My 13 year old grandson hates writing. Rather, he wants to play Roblox Starscape online, explore Fairmount Park on his bike, or start a confession that begins with “Imagine that …” and ends with the idea of a futuristic device. I tell him I can be a science fiction writer.
“Blue,” he growls. A blank screen or blank paper is a personal enemy.
This is tough for us, the writer’s grandparents, who have raised him and his twin sisters for the past eight years. By the way, his sister swiftly runs through her writing tasks. They may not be very elaborate, but they are exactly what the teacher ordered.
Their necessary writing began with a thank-you note. Their New Year’s birthday is just after Christmas, and their beloved relatives are generous, so it’s a big job. When I was five, I was able to write a brief note together and sign my name first. “What did you like most about this toy?” Now that they value their independence, we don’t even read letters, except to check the readability of the address. We receive feedback: My cousin said our grandson painted a picture of the Lego tank she sent. Grandma reported listing all the gifts she gave him, and Grandpa liked his letter written on a paper plane.
It may be easier to write than to speak, especially if you need to apologize. The “I’m sorry” note under the door makes me wonder about family relationships. Pandemic (And adolescent).
Oddly, our grandson writes with imagination, concrete details, and a sense of humor when he finally succumbs. When asked to compare the 2019 summer camps, he concluded:
“Each camp had good things, but in my words, Camp Sealy is better. You get a better sense of common sense, knowledge and you make more friends (” (If you know how). Every day, I wake up to the fresh scents of the forest and nature, the chirping of birds, and the counselor’s howl to wake up. “
When he starts, don’t disturb. He writes for over an hour and gets a few pages instead of the pages he needs.
It’s hard to read his handwriting, but given my own graffiti, I can usually do it. For him, the first draft is the finished copy. “Why do I have to write it again?” He growls despite unreadable handwriting, original spelling, random capital letters, and ignorance of punctuation.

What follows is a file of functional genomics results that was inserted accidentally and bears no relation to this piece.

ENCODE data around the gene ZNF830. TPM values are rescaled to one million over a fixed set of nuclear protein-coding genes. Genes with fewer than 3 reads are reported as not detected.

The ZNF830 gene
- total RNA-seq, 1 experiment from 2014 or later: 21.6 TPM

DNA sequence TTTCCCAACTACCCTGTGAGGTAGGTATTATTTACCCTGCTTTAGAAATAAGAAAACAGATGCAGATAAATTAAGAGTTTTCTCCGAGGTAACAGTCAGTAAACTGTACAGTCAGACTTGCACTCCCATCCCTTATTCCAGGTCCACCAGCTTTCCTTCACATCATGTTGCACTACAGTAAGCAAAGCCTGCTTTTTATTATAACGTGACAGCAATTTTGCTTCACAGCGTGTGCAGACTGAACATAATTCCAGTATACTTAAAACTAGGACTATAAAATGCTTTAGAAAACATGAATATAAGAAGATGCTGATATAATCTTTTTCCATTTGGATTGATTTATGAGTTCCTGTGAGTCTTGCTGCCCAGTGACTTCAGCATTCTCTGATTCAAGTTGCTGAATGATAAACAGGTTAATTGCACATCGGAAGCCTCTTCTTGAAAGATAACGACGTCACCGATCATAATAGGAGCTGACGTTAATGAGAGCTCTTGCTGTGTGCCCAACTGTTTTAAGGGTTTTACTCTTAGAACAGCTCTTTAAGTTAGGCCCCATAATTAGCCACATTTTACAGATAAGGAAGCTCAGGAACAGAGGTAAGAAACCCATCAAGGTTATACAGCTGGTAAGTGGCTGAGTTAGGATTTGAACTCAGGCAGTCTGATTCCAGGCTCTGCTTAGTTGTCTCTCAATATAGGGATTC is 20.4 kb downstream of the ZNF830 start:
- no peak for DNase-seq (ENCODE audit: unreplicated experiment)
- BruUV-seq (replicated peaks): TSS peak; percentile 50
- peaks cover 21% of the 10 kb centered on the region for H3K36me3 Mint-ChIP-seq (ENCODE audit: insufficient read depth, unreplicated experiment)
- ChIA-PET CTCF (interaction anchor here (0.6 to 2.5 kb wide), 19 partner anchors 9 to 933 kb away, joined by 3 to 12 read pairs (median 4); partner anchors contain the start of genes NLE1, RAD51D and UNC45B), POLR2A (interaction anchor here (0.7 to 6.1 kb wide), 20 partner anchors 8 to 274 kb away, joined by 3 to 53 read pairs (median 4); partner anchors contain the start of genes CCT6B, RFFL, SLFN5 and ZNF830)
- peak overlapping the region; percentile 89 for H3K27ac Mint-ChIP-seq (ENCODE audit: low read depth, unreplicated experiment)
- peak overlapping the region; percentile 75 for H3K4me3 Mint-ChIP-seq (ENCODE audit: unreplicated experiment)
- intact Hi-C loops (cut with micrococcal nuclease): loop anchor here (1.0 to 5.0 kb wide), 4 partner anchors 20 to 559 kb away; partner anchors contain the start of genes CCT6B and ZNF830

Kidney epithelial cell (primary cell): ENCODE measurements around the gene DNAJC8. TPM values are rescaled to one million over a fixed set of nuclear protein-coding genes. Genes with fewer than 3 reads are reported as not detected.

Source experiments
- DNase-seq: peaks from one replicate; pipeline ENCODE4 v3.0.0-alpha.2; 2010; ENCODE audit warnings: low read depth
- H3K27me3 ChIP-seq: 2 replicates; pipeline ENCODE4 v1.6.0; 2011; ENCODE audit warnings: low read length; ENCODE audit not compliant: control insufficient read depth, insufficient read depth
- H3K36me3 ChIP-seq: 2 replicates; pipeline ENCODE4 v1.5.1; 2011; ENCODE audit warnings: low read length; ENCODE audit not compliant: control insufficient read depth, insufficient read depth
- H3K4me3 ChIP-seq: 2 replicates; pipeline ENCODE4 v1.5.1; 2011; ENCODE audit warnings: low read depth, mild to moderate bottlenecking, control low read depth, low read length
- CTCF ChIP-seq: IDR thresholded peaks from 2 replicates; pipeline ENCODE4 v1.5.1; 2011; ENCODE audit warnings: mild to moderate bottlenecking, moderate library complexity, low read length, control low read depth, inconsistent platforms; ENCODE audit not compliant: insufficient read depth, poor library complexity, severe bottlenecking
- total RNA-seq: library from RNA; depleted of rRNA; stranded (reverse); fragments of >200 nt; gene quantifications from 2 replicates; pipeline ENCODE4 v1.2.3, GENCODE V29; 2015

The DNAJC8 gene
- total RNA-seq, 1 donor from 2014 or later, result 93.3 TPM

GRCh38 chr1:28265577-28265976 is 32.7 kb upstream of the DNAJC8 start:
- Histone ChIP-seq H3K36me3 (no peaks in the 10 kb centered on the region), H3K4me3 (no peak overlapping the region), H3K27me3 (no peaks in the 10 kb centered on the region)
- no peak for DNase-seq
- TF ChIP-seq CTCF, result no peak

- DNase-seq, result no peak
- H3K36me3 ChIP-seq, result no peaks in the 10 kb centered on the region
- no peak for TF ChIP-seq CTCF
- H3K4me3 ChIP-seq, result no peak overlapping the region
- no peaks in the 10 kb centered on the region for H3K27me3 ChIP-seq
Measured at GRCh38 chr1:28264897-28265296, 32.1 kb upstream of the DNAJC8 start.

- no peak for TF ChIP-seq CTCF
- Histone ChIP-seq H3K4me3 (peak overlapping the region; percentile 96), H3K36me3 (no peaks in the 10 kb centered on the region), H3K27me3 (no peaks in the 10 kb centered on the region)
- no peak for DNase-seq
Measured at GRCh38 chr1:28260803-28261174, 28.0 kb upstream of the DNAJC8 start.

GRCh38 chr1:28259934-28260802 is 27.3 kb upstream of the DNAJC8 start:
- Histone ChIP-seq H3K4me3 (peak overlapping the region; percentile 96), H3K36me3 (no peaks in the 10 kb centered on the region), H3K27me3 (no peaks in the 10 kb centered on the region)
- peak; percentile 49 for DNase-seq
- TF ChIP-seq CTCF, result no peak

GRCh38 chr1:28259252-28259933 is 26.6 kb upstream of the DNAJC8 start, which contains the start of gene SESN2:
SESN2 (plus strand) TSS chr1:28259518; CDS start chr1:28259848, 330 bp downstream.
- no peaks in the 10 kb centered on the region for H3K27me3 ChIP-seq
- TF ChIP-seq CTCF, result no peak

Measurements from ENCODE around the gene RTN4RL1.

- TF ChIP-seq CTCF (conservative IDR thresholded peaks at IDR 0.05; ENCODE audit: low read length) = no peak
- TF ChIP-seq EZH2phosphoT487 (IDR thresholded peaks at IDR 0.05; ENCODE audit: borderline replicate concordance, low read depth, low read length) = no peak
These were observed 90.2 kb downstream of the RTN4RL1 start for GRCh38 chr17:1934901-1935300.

Nevertheless, he finished his virtual seventh grade at Riverside Central Junior High School with a victory after reading his last project aloud in linguistic arts:
“I wake up in the house. The walls are made of the kind of wood I’ve never heard of, and there are people sitting in the fireplace and around it. The love and holiday memories I had. But this time it’s different for three people. Reason. One is that everything is real. It’s because of how everything is shaded and how you can control where your body is. Secondly, you can feel the pain in your back and the pain in your head. Last but not least, those sitting in the reclining chair in front of you are worried. He looked like that, was serious, and spoke in words that violated the rules of society, such as “I” and “I.” … ”(The ending of Lois Lowry’s grandson of“ The Giver ”was a bit off topic, but I’m still grateful.)
His teacher replied, “You may be a writer.”
I agree, because he sometimes breaks the story himself. The day the online game was banned and the next book in Jonathan Maybury’s “Rot & Ruin” series had not yet arrived at the Rovidu Library, he disappeared into the room and closed the door. An hour later, he appeared to announce with pride. “I’m writing a diary. It’s fiction. Survival during the zombie apocalypse.”
“Day 1: When I woke up in the middle of the night, I heard a high-pitched scream. It sounded very close. I took out an airsoft shotgun filled with a metal BB. I was throbbing. I was getting closer and closer. I was on the alert now. I stood up and shook my sleeping bag. The door opened. I thought, “Zombies can’t open the door,” so my friend P- I came into the room.
He shouted’Who are you? Oh, B — ??? Are you infected? “
I answered’No, why should I do that? You’re not roaming around, right? “
And you have it, a temporary happy ending to my grandson’s latest writing project. I can’t wait for the next article. Will he and his friends survive the Zombie Apocalypse? Will he keep writing? I would bet money on it.
Donna Kennedy has written flash fiction and memoirs such as “Queen of the Salton Sea: Helen Burns and Me” (Sagebrush Press, 2018) with her husband Bill Linehan. In the past, she wrote a feature article on The Press-Enterprise and taught writing at the Osher Lifelong Learning Institute and San Bernardino Valley College at the University of California, Riverside.
My 13-year-old grandson is becoming a reluctant writer – Press Enterprise Source link My 13-year-old grandson is becoming a reluctant writer – Press Enterprise